And, if you had done the homework, you would know that Tower was very involved in trying to enable digital commerce. We were the first to have digital download kiosks in our stores on Sunset Blvd and Berkeley in 1999, a deal we worked on with early digital pioneers Liquid Audio, who created some of the first secure digital download technology.

And we did tons of cross-promotion between digital and terrestrial realms. Our vision was to serve customers every way possible. We were always looking for an edge.

Tower was, I believe, one of if not the very first retailers to do digital/terrestrial cross-promotion. I still have the artifacts from the 1998 promotion (which I believe was the brainchild of Adam Mirabella at Atlantic Records) when we handed out encoded postcards so customers who pre-ordered the Tori Amos CD “From the Choirgirl Hotel” at our cash registers could go to our website and download a free exclusive (actually exclusive too, as in “not available any other way.”) Tori Amos track.

Or the time we worked with Liquid to record the band Jesus and Mary Chain at Irving Plaza in Manhattan, beam the encoded digits of the show to our 4th and Broadway store in the Village via a special T-1 line, then invited the entire audience over to the store four blocks away to get a burned CD of the performance. I forget the exact date, but I think it was around 1998. That was a very challenging and cool thing to pull off successfully, I assure you.

That doesn’t sound anything like the ignorant, uncurious company you describe. Again, you fail, man.

One of the very real problems we ultimately faced was the reticence of license holders. Even though Liquid Audio (whose visionary founder Gerry Kearby died in a car accident in 2012) had created a secure digital wrapper, we could not persuade the powers that be at major labels to license us the content, so we were stuck selling the equivalent of musical shovel ware, old public domain songs no one really wanted.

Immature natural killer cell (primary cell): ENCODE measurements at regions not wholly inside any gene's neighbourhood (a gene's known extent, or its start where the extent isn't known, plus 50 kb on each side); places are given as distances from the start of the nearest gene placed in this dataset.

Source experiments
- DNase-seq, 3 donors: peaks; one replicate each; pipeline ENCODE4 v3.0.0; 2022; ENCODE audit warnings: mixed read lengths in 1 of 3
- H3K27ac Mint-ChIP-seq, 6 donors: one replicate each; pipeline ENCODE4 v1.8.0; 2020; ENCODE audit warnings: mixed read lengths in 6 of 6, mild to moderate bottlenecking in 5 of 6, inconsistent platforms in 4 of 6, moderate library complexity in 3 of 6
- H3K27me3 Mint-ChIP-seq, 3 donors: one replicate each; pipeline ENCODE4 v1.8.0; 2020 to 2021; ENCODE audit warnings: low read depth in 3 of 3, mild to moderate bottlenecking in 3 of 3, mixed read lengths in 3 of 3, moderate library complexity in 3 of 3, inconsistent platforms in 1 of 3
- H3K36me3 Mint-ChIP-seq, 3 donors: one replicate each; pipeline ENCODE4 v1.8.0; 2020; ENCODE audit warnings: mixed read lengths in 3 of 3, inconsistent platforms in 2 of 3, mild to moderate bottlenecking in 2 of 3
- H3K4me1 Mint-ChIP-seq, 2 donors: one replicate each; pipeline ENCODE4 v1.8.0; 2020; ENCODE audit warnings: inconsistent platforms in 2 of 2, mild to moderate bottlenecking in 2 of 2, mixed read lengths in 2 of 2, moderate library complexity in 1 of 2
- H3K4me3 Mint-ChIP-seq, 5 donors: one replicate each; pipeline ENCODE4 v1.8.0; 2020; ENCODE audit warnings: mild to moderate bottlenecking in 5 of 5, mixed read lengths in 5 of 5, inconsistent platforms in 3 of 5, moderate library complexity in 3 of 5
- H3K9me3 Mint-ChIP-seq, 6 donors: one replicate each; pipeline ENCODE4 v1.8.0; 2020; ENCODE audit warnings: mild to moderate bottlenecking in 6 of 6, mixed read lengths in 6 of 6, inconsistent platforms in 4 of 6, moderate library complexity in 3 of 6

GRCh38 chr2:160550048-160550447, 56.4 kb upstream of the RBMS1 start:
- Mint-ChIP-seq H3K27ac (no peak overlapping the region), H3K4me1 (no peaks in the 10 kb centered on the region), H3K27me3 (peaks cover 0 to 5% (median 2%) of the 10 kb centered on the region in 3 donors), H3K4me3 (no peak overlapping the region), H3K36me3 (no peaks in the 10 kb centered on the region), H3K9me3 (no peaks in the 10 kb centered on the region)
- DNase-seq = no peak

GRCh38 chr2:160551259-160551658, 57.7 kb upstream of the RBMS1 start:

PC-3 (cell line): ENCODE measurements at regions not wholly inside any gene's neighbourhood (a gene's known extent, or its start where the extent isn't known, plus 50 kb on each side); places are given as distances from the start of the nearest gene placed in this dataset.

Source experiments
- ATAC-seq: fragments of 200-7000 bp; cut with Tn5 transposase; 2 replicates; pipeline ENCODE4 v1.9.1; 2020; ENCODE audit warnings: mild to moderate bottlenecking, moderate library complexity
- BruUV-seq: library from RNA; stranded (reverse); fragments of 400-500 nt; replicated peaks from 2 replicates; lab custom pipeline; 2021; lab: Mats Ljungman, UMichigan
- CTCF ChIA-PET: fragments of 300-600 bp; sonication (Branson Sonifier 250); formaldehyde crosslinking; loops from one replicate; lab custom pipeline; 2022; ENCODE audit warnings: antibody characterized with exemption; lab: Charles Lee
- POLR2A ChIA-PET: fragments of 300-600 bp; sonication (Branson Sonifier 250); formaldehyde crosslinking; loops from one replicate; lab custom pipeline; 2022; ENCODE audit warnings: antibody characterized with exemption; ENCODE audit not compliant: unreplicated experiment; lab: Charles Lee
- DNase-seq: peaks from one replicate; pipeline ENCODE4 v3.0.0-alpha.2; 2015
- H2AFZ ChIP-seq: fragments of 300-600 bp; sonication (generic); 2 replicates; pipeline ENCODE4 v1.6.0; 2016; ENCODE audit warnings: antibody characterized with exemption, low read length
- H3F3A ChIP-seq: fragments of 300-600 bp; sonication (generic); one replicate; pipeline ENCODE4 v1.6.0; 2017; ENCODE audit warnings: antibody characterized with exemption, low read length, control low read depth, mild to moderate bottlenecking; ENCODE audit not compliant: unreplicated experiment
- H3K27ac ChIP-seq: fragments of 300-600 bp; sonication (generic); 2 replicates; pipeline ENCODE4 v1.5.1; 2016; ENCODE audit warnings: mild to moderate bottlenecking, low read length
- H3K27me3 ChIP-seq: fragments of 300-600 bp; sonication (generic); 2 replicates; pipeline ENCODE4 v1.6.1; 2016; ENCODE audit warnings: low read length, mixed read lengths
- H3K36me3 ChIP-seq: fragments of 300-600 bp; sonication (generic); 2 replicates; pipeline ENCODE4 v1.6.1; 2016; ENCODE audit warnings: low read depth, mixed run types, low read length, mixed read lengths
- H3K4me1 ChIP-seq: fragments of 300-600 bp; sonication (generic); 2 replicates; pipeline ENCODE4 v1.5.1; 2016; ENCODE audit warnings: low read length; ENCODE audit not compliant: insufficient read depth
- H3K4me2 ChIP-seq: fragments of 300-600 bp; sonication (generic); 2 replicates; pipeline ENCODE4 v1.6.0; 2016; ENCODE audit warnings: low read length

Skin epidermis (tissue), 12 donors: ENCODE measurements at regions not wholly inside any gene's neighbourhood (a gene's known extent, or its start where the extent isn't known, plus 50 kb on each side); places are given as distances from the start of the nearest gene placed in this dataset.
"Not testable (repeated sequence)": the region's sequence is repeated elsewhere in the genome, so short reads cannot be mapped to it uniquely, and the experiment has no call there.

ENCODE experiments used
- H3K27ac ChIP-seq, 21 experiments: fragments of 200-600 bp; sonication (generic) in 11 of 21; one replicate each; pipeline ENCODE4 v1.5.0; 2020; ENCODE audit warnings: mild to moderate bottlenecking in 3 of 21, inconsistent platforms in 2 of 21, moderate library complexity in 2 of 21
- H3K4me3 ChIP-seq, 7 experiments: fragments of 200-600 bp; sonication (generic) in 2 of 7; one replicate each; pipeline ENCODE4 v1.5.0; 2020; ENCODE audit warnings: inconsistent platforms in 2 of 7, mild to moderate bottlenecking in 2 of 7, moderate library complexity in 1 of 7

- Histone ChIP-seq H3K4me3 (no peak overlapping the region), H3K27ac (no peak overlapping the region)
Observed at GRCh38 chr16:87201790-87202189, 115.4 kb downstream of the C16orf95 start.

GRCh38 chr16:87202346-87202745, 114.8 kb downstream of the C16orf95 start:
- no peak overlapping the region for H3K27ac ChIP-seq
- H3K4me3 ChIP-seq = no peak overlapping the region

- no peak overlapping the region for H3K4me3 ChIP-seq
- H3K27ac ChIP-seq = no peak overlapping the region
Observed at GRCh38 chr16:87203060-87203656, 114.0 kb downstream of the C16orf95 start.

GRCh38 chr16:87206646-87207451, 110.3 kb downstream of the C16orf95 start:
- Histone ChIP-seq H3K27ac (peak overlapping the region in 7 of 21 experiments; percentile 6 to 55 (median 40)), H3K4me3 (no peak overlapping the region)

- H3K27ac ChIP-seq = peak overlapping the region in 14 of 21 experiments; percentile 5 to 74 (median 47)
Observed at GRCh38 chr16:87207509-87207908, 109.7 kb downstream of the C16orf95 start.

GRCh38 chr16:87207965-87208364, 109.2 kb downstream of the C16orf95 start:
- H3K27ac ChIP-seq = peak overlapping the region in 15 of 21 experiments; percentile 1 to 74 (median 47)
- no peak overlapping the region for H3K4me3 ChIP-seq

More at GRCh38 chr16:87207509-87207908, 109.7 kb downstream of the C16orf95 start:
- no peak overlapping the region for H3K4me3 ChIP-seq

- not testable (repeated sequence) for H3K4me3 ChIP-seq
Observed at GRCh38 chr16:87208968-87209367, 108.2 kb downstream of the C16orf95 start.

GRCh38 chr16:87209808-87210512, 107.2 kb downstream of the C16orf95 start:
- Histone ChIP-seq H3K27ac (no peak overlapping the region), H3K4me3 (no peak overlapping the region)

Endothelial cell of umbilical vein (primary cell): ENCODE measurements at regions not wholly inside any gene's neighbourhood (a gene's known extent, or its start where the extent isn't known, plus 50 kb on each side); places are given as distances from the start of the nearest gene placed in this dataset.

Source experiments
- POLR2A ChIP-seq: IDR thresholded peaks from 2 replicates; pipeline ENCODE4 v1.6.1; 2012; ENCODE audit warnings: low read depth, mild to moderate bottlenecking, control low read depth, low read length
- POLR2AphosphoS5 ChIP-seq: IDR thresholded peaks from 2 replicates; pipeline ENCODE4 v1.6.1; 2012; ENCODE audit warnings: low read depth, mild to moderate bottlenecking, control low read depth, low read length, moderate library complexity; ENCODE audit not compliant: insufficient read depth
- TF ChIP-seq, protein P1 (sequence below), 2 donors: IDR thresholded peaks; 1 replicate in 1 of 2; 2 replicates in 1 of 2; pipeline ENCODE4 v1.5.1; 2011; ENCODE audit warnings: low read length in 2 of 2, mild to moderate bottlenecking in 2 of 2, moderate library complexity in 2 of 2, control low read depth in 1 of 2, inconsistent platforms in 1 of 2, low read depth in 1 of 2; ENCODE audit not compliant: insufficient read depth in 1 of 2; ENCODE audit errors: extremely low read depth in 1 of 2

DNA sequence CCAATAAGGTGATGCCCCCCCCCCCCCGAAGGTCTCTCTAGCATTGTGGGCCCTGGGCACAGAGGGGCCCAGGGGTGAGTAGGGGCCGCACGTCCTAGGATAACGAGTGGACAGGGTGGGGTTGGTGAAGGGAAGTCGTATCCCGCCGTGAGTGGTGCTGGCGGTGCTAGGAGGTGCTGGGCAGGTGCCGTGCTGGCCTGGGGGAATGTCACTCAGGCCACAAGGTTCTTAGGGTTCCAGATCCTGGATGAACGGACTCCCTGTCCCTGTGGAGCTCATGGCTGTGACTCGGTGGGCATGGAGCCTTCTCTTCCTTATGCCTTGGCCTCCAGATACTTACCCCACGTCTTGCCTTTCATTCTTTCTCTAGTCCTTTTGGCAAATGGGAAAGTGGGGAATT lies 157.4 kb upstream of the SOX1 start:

Record companies no doubt had a right to worry about piracy, but by then Napster had already let the genie out of the bottle.

Record companies had plenty of advocates internally for the idea of more liberal licensing, but the idea just did not fly in the boardroom.

Then, when they realized they were getting killed by burning, downloading, peer-to-peer, etc., they took the conservative path and tried to create their own digital distribution technology, each company creating different formats and standards, ignoring the lessons of the video recorder wars and further complicating things and delaying the evolution of the digital marketplace.

If you want to actually learn more about it, go to CSPAN and search for ONLINE ENTERTAINMENT AND COPYRIGHT LAW: COMING SOON TO A DIGITAL DEVICE NEAR YOU. This was a hearing before congress that took place in April 2001. Don Henley, Alanis Morissette, MPAA President Jack Valenti, the aforementioned Gerry Kearby, myself and several others go to great lengths exploring this issue in search of good legislation to enable an orderly evolution to digital commerce.

Tower Records was also a charter member of DiMA, the Digital Media Association (in fact, I served as treasurer for a time). This also gives lie to your poorly-researched article that we were somehow disinterested in the future.

I would finally just point out that Tower Books was created in 1962, not the oldest book store chain by any means but around for over four decades before Tower's demise, hardly a business we did not know well. Because our company was privately held and we used borrowed funds to over-expand internationally, digital expansion was difficult. I remember when, in 1998, Jeff Bezos floated a bond which garnered him $1.4 billion to fuel his Amazon enterprise. I knew then were unlikely to emerge victorious.

I’m sorry to jump all over you for your numerous lazy mistakes, because I know you did not anticipate a rocket-fueled rebuttal. But that's too bad. I think a person writing for a website called Inside Higher Ed should maybe engage in some.